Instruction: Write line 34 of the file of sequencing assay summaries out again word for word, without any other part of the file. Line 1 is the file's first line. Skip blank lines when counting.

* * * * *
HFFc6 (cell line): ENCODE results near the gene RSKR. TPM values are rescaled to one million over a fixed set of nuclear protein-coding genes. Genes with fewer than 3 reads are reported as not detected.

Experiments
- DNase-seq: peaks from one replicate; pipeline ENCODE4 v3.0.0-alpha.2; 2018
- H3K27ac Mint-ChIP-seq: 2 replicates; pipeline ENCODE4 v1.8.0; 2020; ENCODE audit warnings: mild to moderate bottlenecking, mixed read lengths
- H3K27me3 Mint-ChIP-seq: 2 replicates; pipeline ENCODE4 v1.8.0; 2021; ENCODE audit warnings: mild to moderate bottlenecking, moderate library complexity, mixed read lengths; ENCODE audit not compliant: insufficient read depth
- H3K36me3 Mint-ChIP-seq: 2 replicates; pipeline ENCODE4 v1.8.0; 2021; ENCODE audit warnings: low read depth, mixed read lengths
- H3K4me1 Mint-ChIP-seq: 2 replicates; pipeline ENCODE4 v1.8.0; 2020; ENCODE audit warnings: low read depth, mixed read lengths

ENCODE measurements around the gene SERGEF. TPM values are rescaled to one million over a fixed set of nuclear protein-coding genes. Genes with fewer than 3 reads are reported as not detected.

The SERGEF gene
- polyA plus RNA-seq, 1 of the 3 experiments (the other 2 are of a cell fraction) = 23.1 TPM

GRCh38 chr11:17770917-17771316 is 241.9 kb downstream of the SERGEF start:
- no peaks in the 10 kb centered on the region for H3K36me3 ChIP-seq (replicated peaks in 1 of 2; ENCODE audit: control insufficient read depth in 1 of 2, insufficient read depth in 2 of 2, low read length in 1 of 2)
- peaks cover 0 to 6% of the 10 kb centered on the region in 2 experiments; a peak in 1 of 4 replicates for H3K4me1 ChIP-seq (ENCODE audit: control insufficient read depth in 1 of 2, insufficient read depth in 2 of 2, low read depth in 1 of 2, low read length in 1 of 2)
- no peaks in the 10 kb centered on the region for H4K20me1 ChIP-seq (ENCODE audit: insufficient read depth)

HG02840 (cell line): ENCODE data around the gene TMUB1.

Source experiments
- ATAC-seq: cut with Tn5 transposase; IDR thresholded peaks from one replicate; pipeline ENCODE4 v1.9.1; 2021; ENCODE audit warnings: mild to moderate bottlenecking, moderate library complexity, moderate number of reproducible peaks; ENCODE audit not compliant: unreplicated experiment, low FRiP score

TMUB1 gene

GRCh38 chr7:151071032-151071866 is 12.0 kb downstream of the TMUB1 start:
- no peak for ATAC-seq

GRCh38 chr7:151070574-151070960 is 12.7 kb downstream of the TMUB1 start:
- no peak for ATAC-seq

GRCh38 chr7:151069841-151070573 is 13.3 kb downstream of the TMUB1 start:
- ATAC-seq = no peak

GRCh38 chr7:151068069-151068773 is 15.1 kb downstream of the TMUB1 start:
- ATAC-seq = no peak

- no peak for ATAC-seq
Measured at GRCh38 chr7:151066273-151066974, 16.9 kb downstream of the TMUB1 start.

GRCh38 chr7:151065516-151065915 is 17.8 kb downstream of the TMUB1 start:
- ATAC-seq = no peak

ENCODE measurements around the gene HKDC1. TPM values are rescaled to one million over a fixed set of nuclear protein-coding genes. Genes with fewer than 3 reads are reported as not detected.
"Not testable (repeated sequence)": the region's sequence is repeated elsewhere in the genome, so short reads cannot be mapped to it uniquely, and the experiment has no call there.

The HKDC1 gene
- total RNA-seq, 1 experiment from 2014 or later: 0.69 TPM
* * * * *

- total RNA-seq, 1 experiment from 2014 or later: 0.69 TPM